Tag Archives: comic books

“Going Everywhere Fast” by D*Face

The British artist Dean Stockton, a.k.a., D*Face, has developed one of the most recognizable and epic bodies of street art to grace the world’s urban landscapes. His work evolved from the a series of noteook doodles of weird, comic, anthropomorphic humaoid creatures. Then he started making stickers of this artwork, eventually moving on to the more familiar and popular street art medium of wheatpaste posters and, later, paintings, massive murals and sculptural objects. A prime example of one of these larger-than-life murals is the one pictured here in Culver City, in Los Angeles. It’s titled “Going Everywhere Fast” and can be found on the side of the Corey Helford Gallery on Washington Blvd.

DFace’s work reminds us a lot of the post-modern pop art of Roy Lichtenstein. The parallels in the graphical, comic style are unmissable. Where Lichtenstein found inspiration and material from the inky, pixel-dotted soap-opera comics of American newspapers of the 1950s and ’60s, Stockton’s style has the smoother look of the contemporary graphic novel and its richly-printed rendering of scanned drawings. Lichtenstein often made the texts of the comics a crticial part of the artwork. He included the characters’ short dialogues and internal monolgues that appeared as speech and thought bubbles in the comic. This added a dimension of irony, drama, commentary or amusement (sometime all at once) and gave deeper meaning to the visual. D*Face’s works, on the other hand, usually don’t have speech or thought bubbles. It is left to the viewer to imagine what the chacacters are thinking.

Some visual themes have emerged in DFace’s style. A lot of these recent murals features a man and a women, a couple with their relationship implied but unclear. There are cars or motrocycles included. Motion and speed are suggested in the compositions. The woman is a pale blond bombshell. A sad or worried expression is on her face. She displays freakish antler-like white wings sticking out from the sides of her head, which refers back to the charcaters of D*Face’s earliest drawings. The man is shown as slightly grotesque, his skin green like a Frankenstein and his face serious and etched with hard wrinkles.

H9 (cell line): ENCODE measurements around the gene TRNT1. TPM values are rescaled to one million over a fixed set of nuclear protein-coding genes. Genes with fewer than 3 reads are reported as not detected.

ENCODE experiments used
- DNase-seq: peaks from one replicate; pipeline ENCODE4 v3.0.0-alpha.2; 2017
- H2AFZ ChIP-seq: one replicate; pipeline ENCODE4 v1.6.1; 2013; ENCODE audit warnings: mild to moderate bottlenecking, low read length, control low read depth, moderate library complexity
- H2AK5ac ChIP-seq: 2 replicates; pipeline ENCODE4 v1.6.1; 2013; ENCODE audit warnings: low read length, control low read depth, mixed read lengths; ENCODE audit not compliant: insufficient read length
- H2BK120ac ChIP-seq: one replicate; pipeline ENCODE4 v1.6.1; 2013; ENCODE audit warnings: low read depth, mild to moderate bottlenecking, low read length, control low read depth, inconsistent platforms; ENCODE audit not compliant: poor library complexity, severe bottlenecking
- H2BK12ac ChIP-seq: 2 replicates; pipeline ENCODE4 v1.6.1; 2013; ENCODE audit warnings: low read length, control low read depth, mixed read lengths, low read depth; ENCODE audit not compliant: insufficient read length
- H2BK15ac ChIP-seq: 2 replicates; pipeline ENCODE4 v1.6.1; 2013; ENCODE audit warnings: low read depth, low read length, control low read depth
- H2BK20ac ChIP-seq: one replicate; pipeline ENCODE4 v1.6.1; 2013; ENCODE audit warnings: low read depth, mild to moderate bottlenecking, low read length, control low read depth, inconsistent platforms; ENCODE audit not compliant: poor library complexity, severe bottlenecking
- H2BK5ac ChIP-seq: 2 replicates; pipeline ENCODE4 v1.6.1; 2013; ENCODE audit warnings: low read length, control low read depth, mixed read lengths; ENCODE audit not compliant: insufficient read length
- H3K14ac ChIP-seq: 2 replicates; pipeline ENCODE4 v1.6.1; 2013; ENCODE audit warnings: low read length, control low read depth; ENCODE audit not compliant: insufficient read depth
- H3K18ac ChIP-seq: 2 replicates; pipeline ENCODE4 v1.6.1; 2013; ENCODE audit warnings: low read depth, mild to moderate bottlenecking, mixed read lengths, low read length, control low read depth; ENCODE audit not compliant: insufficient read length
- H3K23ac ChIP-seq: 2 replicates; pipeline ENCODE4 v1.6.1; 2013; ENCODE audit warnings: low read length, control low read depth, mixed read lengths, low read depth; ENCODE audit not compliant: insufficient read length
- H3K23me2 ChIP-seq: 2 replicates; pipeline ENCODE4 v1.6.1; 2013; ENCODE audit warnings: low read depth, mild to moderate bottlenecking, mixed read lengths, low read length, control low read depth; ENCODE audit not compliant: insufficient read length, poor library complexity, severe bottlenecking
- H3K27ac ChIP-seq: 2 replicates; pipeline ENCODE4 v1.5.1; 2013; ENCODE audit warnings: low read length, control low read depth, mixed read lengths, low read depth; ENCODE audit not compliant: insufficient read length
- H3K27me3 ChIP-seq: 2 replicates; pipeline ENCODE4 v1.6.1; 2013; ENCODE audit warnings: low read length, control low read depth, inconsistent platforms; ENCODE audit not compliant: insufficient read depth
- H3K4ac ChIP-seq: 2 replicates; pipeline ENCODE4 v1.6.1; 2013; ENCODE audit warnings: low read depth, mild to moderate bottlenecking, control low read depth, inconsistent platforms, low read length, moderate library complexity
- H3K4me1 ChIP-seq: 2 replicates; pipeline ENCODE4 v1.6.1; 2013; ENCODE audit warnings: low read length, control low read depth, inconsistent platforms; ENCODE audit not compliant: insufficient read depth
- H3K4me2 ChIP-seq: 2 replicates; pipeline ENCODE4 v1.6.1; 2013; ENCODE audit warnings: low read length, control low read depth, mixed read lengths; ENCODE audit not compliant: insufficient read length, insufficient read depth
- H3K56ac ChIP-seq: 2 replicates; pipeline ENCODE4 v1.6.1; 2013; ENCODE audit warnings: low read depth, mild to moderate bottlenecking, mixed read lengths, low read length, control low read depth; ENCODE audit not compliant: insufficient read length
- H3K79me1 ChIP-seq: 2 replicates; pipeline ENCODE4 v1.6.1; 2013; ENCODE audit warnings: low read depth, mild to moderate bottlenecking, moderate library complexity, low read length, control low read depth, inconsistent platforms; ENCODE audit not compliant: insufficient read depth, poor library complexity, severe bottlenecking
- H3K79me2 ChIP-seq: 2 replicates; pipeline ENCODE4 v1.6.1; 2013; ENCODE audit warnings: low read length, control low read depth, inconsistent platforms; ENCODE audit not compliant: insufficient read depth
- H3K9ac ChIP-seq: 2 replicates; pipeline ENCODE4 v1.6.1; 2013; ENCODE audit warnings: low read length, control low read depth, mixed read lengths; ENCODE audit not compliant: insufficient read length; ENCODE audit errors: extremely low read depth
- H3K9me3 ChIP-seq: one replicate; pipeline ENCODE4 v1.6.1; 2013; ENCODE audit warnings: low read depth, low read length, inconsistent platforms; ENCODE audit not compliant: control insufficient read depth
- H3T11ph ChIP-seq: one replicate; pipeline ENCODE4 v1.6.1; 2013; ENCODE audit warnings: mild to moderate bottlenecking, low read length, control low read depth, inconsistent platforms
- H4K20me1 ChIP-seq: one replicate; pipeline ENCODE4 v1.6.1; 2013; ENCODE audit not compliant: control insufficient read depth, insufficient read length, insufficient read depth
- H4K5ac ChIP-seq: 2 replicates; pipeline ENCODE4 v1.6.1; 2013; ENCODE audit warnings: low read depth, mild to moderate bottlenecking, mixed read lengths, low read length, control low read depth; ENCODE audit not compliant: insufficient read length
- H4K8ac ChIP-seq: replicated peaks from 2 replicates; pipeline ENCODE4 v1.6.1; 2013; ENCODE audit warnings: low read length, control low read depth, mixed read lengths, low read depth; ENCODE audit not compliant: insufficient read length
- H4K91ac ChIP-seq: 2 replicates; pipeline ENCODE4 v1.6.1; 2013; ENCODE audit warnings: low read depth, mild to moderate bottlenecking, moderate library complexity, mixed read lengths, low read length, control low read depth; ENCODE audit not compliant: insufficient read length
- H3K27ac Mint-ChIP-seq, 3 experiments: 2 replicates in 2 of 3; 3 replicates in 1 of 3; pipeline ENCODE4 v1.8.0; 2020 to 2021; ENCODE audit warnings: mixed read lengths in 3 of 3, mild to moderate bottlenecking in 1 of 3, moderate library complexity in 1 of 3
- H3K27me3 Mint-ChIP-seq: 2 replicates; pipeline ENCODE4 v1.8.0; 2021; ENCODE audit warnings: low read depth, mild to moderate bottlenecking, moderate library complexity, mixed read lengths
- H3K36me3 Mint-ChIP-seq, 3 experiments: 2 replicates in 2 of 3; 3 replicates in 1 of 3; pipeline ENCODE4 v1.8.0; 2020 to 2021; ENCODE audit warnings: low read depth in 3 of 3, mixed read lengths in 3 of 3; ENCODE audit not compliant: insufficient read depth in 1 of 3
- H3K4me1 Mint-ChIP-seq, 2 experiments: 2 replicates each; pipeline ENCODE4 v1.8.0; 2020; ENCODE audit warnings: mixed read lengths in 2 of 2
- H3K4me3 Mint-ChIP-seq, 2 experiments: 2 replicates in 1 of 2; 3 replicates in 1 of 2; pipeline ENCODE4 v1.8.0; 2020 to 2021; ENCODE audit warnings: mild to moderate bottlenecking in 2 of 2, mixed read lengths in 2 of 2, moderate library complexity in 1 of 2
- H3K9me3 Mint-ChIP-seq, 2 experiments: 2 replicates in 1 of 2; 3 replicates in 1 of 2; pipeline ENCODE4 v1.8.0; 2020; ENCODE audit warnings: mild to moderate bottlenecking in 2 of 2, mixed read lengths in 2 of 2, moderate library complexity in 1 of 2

The popular appeal of DFace’s artwork is obvious. It is an easy visual read, accessible and poignant. He has benefited from having his work exposed to an audience beyond the galleries and streets, beyond followers of contemporary art or street art scenes. Fans of American pop-punk band Blink-182 will recognize D*Face’s artwork on the cover of their recent 2016 album “California.” 

“Mast” Graffiti Art Truck … Chinatown, New York

These ubiquitous delivery trucks in New York’s Chinatown are often usually covered in trashy graffiti. Occasionally, you see some eye-catching graffiti art pieces. And rarely you see a truck with a real work of art on it. This “Mast” street art work on a trucked parked on Broome Street is a masterpiece of the genre.

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Fresh Street Art by Con Artist Collective

This boldly graphic wheat-paste street art poster by Con Artist Collective just went up on a building hoarding at the corner of Broome and Allen streets, in the art-fashion part of the Lower East Side, in New York. The artwork was inspired by the classic Japanese sci-fi comic “Akira,” and is a mash-up of Japanese manga imagery, as well as a layer of stylized Japanese-like kanji typography.

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Classic Tintin Poster

Classic framed poster for Les Aventures de Tintin for the “Au Pays des Soviets” edition of the comic book series by Belgian author Herge (a.k.a, Georges Remi). This poster is in the bathroom of the Belgian restaurant Petite Abeille in Tribeca, in New York City. The entire restaurant is decorated with Tintin artwork and dozens upon dozens of Tintin comic books in French are in stacks at the bar.

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Mexican Batman & Robin Comics

“Robin y el Murcielago” was the Spanish title for the Batman and Robin comic books series in Mexico when it was published in the mid 20th century. The literal translation is “Robin and the Batman.” In the Mexican series, Robin is the bigger hero and gets top billing. Batman appears in his usual costume but is bare-chested.

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